What does Arrest mean?
Definitions for Arrest
This dictionary definitions page includes all the possible meanings, example usage and translations of the word Arrest.
apprehension, arrest, catch, collar, pinch, taking into custodynoun
the act of apprehending (especially apprehending a criminal)
"the policeman on the beat got credit for the collar"
arrest, check, halt, hitch, stay, stop, stoppageverb
the state of inactivity following an interruption
"the negotiations were in arrest"; "held them in check"; "during the halt he got some lunch"; "the momentary stay enabled him to escape the blow"; "he spent the entire stop in his seat"
collar, nail, apprehend, arrest, pick up, nab, copverb
take into custody
"the police nabbed the suspected criminals"
check, turn back, arrest, stop, contain, hold backverb
hold back, as of a danger or an enemy; check the expansion or influence of
"Arrest the downward trend"; "Check the growth of communism in South East Asia"; "Contain the rebel movement"; "Turn back the tide of communism"
catch, arrest, getverb
attract and fix
"His look caught her"; "She caught his eye"; "Catch the attention of the waiter"
halt, hold, arrestverb
cause to stop
"Halt the engines"; "Arrest the progress"; "halt the presses"
A check, stop, an act or instance of arresting something.
The condition of being stopped, standstill.
The act of arresting a criminal, suspect etc.
A confinement, detention, as after an arrest.
A device to physically arrest motion.
To stop the motion of (a person or animal).
To stay, remain.
To stop (a process, course etc.).
To seize (someone) with the authority of the law; to take into legal custody.
To catch the attention of.
Etymology: From arester, from *, from ad- + restare, from re- + stare, from steh₂-.
Samuel Johnson's Dictionary
Etymology: from arrester, Fr. to stop.
If I could speak so wisely under an arrest, I would send for my creditors; yet I had as lief have the foppery of freedom, as the morality of imprisonment. William Shakespeare, Measure for Measure.
To the rich man, who had promised himself ease for many years, it was a sad arrest, that his soul was surprised the first night. Jeremy Taylor, Holy Living.
The stop and arrest of the air sheweth, that the air hath little appetite of ascending. Francis Bacon, Nat. History, №. 24.
In horsemanship. A mangey humour between the ham and pastern of the hinder legs of a horse. Dict.
Etymology: arrester, Fr. to stop.
Good tidings, my lord Hastings, for the which
I do arrest thee, traitor, of high treason. William Shakespeare, Hen. IV.
Well, well; there’s one yonder arrested, and carried to prison, was worth five thousand of you all. William Shakespeare, Meas. for M.
He hath enjoyed nothing of Ford’s but twenty pounds of money, which must be paid to master Brook; his horses are arrested for it. William Shakespeare, Merry Wives of Windsor.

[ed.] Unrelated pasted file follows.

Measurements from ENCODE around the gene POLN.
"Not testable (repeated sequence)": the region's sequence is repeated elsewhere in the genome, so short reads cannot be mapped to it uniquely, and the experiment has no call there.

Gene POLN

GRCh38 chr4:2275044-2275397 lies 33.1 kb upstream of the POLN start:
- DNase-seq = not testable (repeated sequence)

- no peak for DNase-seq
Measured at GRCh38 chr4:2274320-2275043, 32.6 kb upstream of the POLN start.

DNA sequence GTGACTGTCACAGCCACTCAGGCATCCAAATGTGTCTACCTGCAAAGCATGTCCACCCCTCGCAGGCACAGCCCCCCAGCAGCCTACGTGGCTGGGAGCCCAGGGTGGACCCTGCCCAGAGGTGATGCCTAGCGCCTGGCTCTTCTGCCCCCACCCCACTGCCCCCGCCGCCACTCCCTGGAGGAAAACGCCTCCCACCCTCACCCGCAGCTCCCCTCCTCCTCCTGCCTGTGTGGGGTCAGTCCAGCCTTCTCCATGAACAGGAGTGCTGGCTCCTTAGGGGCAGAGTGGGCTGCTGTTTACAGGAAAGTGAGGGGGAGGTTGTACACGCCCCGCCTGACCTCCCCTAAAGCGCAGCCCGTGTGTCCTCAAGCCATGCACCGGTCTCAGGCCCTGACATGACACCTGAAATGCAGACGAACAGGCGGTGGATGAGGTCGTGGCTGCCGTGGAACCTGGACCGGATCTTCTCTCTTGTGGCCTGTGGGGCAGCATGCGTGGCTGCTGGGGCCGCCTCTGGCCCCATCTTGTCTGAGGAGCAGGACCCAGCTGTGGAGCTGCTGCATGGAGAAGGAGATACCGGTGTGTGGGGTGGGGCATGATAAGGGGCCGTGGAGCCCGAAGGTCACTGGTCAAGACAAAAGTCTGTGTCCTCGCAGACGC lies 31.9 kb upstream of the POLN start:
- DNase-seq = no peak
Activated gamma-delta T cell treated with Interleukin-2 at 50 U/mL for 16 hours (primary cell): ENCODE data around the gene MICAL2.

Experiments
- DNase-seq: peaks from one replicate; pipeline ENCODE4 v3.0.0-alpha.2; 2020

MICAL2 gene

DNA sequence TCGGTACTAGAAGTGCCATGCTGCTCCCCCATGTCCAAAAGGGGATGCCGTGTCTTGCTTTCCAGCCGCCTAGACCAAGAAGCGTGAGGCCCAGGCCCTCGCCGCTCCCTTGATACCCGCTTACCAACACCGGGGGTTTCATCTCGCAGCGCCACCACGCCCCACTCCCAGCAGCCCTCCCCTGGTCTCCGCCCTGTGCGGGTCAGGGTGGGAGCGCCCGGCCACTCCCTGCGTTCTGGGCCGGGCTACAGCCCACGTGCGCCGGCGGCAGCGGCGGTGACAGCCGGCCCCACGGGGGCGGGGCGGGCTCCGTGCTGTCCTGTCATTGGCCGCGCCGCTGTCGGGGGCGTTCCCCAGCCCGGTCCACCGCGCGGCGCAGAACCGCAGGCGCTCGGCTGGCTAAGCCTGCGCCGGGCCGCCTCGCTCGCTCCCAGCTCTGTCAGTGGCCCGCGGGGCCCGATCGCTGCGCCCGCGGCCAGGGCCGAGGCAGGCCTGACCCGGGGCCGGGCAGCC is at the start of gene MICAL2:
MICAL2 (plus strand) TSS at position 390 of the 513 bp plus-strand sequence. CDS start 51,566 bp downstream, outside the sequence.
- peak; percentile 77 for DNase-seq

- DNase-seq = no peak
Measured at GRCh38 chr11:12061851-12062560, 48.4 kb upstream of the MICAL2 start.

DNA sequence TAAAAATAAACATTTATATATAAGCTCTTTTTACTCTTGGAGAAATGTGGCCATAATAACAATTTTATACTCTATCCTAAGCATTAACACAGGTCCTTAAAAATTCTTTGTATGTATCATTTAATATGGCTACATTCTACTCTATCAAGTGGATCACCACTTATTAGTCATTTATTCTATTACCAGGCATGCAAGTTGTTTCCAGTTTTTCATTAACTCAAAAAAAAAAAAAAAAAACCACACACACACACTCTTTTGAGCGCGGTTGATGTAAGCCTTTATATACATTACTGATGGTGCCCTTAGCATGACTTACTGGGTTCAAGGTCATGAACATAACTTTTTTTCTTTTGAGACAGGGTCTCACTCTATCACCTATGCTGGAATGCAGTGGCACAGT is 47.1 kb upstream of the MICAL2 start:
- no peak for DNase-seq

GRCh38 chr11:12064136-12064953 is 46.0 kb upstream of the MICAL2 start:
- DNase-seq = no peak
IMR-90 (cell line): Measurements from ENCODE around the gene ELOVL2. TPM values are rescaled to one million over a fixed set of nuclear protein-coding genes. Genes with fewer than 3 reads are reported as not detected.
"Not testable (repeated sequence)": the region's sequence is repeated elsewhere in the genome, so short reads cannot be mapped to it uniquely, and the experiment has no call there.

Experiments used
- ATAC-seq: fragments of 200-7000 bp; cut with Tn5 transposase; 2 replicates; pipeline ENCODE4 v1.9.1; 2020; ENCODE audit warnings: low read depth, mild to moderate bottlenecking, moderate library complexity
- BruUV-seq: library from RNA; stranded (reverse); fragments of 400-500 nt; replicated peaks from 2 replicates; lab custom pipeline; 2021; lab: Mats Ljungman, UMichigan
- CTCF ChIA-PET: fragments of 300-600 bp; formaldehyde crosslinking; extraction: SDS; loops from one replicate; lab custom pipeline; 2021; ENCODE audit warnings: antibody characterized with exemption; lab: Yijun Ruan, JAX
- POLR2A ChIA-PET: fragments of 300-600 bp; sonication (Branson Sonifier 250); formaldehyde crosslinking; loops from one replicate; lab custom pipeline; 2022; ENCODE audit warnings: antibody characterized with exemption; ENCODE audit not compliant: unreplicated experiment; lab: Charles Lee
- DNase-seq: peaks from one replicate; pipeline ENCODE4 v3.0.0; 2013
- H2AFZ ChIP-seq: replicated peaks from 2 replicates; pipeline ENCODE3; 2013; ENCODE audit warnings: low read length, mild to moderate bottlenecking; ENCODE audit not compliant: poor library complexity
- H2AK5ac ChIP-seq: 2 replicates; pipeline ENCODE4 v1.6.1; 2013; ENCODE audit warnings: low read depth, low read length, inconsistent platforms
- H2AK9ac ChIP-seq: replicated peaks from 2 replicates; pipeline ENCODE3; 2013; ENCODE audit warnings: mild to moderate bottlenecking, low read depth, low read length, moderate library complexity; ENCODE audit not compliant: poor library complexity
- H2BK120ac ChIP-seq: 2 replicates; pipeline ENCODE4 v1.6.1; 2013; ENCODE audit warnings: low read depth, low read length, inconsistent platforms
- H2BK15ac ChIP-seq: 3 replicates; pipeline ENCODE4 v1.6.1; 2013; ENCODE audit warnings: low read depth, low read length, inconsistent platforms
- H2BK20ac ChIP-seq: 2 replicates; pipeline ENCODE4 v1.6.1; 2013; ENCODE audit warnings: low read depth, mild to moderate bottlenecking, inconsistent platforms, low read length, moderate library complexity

But when as Morpheus had with leaden maze
Arrested all that goodly company. Fairy Queen, b. i.
Age itself, which, of all things in the world, will not be baffled or defied, shall begin to arrest, seize, and remind us of our mortality. South.
This defect of the English justice was the main impediment that did arrest and stop the course of the conquest. John Davies.
As often as my dogs with better speed
Arrest her flight, is she to death decreed. John Dryden, Fables.
Nor could her virtues, nor repeated vows
Of thousand lovers, the relentless hand
Of death arrest. Philips.
To manifest the coagulative power, we have arrested the fluidity of new milk, and turned it into a curdled substance. Boyle.
An arrest is the act of apprehending and taking a person into custody (legal protection or control), usually because the person has been suspected of or observed committing a crime. After being taken into custody, the person can be questioned further and/or charged. An arrest is a procedure in a criminal justice system, sometimes it is also done after a court warrant for the arrest. Police and various other officers have powers of arrest. In some places, a citizen's arrest is permitted; for example in England and Wales, any person can arrest "anyone whom he has reasonable grounds for suspecting to be committing, have committed or be guilty of committing an indictable offence", although certain conditions must be met before taking such action. Similar powers exist in France, Italy, Germany, Austria and Switzerland if a person is caught in an act of crime and not willing or able to produce valid ID. As a safeguard against the abuse of power, many countries require that an arrest must be made for a thoroughly justified reason, such as the requirement of probable cause in the United States. Furthermore, in most democracies, the time that a person can be detained in custody is relatively short (in most cases 24 hours in the United Kingdom and 24 or 48 hours in the United States and France) before the detained person must be either charged or released.
to stop; to check or hinder the motion or action of; as, to arrest the current of a river; to arrest the senses
to take, seize, or apprehend by authority of law; as, to arrest one for debt, or for a crime
to seize on and fix; to hold; to catch; as, to arrest the eyes or attention
to rest or fasten; to fix; to concentrate
to tarry; to rest
the act of stopping, or restraining from further motion, etc.; stoppage; hindrance; restraint; as, an arrest of development
the taking or apprehending of a person by authority of law; legal restraint; custody. Also, a decree, mandate, or warrant
any seizure by power, physical or moral
a scurfiness of the back part of the hind leg of a horse; -- also named rat-tails
Etymology: [OE. arest, arrest, OF. arest, F. arrt, fr. arester. See Arrest, v. t., Arrt.]